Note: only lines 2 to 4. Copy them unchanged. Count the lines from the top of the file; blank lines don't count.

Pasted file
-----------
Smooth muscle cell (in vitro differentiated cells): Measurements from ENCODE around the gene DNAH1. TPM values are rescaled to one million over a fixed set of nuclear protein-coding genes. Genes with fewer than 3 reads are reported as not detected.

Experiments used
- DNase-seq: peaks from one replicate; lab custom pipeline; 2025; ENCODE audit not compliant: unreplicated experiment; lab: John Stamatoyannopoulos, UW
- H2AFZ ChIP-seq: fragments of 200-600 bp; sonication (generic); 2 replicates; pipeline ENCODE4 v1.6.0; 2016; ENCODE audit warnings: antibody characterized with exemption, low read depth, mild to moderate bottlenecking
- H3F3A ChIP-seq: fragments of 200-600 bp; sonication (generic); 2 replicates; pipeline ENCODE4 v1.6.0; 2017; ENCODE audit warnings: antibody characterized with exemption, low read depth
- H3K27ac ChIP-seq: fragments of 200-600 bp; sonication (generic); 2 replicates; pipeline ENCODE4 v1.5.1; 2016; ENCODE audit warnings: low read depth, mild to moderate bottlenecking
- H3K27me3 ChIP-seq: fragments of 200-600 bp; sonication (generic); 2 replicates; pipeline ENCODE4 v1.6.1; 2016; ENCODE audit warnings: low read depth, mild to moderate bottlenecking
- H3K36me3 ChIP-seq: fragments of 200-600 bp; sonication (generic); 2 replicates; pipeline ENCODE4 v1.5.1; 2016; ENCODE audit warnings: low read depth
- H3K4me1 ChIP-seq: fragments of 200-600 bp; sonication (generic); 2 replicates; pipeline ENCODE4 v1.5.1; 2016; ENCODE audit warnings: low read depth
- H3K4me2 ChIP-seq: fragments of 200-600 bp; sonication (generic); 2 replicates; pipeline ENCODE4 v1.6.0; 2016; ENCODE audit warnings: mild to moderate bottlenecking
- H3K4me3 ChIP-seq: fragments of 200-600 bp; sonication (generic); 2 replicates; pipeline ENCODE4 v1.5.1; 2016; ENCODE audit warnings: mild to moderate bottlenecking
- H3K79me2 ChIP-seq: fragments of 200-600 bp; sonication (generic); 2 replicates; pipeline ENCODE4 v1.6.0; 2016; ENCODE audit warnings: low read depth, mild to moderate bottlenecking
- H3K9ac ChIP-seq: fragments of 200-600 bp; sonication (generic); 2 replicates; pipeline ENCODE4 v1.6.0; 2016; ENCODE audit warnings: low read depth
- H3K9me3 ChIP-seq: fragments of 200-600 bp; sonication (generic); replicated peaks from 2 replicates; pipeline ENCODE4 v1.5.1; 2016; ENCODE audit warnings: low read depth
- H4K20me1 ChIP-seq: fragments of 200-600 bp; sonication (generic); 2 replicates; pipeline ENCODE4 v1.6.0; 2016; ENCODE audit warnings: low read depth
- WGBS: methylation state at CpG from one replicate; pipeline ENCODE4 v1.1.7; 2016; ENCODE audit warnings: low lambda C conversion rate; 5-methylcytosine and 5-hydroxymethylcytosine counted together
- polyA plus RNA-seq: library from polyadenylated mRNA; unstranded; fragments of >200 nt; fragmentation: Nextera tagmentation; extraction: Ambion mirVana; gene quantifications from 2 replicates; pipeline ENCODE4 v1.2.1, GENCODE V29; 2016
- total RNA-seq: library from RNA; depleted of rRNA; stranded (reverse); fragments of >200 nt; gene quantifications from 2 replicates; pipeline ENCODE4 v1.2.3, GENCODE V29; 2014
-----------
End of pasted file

Experiments used
- DNase-seq: peaks from one replicate; lab custom pipeline; 2025; ENCODE audit not compliant: unreplicated experiment; lab: John Stamatoyannopoulos, UW
- H2AFZ ChIP-seq: fragments of 200-600 bp; sonication (generic); 2 replicates; pipeline ENCODE4 v1.6.0; 2016; ENCODE audit warnings: antibody characterized with exemption, low read depth, mild to moderate bottlenecking